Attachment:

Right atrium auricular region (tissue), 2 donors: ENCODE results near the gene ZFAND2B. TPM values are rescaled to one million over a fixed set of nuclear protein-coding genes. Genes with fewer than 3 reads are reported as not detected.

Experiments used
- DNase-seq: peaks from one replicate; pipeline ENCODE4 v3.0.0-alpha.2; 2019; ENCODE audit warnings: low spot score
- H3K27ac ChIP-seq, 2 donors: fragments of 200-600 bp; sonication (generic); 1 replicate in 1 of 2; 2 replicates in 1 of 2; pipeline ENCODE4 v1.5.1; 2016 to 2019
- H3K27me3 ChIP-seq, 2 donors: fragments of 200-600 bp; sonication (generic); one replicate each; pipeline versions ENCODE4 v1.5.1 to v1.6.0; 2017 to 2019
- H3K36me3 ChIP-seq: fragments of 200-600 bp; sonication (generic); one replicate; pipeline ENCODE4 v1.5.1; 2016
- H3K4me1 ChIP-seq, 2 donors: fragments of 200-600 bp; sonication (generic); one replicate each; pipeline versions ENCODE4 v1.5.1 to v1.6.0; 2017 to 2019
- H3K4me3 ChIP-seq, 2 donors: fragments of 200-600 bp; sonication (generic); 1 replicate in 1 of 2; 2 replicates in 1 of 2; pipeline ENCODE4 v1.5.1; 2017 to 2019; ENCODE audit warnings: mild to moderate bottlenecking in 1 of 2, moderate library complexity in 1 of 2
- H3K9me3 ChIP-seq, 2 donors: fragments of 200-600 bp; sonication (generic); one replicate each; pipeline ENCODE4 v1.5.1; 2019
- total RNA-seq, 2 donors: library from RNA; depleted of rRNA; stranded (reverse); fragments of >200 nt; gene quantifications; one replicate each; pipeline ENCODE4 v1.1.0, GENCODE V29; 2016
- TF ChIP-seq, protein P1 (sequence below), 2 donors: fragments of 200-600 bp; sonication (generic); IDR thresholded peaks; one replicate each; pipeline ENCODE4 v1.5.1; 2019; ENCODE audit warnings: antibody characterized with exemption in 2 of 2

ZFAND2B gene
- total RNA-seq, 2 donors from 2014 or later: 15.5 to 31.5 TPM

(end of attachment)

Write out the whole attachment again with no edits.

Right atrium auricular region (tissue), 2 donors: ENCODE results near the gene ZFAND2B. TPM values are rescaled to one million over a fixed set of nuclear protein-coding genes. Genes with fewer than 3 reads are reported as not detected.

Experiments used
- DNase-seq: peaks from one replicate; pipeline ENCODE4 v3.0.0-alpha.2; 2019; ENCODE audit warnings: low spot score
- H3K27ac ChIP-seq, 2 donors: fragments of 200-600 bp; sonication (generic); 1 replicate in 1 of 2; 2 replicates in 1 of 2; pipeline ENCODE4 v1.5.1; 2016 to 2019
- H3K27me3 ChIP-seq, 2 donors: fragments of 200-600 bp; sonication (generic); one replicate each; pipeline versions ENCODE4 v1.5.1 to v1.6.0; 2017 to 2019
- H3K36me3 ChIP-seq: fragments of 200-600 bp; sonication (generic); one replicate; pipeline ENCODE4 v1.5.1; 2016
- H3K4me1 ChIP-seq, 2 donors: fragments of 200-600 bp; sonication (generic); one replicate each; pipeline versions ENCODE4 v1.5.1 to v1.6.0; 2017 to 2019
- H3K4me3 ChIP-seq, 2 donors: fragments of 200-600 bp; sonication (generic); 1 replicate in 1 of 2; 2 replicates in 1 of 2; pipeline ENCODE4 v1.5.1; 2017 to 2019; ENCODE audit warnings: mild to moderate bottlenecking in 1 of 2, moderate library complexity in 1 of 2
- H3K9me3 ChIP-seq, 2 donors: fragments of 200-600 bp; sonication (generic); one replicate each; pipeline ENCODE4 v1.5.1; 2019
- total RNA-seq, 2 donors: library from RNA; depleted of rRNA; stranded (reverse); fragments of >200 nt; gene quantifications; one replicate each; pipeline ENCODE4 v1.1.0, GENCODE V29; 2016
- TF ChIP-seq, protein P1 (sequence below), 2 donors: fragments of 200-600 bp; sonication (generic); IDR thresholded peaks; one replicate each; pipeline ENCODE4 v1.5.1; 2019; ENCODE audit warnings: antibody characterized with exemption in 2 of 2

ZFAND2B gene
- total RNA-seq, 2 donors from 2014 or later: 15.5 to 31.5 TPM